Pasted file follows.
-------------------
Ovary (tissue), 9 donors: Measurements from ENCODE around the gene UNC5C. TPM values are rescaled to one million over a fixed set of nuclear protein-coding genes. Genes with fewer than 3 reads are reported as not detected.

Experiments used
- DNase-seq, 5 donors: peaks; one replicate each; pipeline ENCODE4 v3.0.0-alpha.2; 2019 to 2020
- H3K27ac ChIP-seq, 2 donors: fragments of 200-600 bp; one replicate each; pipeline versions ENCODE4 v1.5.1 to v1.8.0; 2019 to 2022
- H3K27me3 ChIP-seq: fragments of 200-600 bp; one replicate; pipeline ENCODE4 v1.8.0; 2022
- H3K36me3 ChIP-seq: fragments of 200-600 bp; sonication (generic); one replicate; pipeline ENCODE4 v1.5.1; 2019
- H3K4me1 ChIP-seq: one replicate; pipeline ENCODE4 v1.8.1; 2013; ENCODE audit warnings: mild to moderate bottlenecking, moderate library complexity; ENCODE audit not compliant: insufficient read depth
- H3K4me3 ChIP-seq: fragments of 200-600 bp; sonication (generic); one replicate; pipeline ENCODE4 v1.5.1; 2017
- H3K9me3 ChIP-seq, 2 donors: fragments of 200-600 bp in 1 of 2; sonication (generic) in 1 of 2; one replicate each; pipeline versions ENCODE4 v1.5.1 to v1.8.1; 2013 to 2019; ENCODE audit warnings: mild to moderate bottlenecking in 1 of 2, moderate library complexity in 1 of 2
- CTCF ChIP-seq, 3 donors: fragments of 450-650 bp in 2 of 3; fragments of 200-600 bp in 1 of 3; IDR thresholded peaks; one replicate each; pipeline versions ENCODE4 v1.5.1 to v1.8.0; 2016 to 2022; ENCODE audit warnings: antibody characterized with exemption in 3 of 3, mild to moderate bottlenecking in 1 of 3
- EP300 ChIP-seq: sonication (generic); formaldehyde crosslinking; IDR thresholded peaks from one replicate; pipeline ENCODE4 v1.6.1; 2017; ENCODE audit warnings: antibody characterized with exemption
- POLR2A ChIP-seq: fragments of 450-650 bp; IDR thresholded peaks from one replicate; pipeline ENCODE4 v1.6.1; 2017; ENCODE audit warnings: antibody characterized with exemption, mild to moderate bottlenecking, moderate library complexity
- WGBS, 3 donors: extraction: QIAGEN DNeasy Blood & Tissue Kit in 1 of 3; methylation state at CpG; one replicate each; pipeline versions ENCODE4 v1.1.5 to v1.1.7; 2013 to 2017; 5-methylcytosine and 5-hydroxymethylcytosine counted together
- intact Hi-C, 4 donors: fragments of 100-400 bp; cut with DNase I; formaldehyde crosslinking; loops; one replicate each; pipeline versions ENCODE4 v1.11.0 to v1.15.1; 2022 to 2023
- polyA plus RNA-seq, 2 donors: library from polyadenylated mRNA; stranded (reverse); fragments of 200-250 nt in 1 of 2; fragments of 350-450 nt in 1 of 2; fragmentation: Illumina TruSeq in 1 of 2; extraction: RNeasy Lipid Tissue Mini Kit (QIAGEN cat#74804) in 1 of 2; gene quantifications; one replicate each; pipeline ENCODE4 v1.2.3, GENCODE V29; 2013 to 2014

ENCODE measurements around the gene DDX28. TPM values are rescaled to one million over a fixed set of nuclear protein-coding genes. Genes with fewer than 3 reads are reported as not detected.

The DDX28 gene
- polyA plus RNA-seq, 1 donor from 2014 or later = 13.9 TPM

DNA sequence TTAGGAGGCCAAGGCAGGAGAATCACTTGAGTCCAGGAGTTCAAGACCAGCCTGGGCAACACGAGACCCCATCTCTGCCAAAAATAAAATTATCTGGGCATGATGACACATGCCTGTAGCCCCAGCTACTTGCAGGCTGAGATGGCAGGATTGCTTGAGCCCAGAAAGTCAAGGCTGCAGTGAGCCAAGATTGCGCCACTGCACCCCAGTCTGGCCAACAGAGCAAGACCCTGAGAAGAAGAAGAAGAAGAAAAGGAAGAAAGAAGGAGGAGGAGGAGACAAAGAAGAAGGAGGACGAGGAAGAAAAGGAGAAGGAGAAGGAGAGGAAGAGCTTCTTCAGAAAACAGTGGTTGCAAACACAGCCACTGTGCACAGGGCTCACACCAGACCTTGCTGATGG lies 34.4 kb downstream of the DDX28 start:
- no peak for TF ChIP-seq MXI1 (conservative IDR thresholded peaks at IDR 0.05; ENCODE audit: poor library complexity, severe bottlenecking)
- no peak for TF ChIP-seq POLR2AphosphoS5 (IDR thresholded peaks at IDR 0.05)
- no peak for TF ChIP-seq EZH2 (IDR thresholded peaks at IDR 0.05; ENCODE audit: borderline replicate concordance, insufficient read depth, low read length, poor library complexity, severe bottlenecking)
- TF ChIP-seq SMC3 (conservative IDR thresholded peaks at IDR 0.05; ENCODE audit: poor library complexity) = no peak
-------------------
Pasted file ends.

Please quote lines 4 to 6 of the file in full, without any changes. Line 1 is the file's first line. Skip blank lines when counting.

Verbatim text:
- H3K27ac ChIP-seq, 2 donors: fragments of 200-600 bp; one replicate each; pipeline versions ENCODE4 v1.5.1 to v1.8.0; 2019 to 2022
- H3K27me3 ChIP-seq: fragments of 200-600 bp; one replicate; pipeline ENCODE4 v1.8.0; 2022
- H3K36me3 ChIP-seq: fragments of 200-600 bp; sonication (generic); one replicate; pipeline ENCODE4 v1.5.1; 2019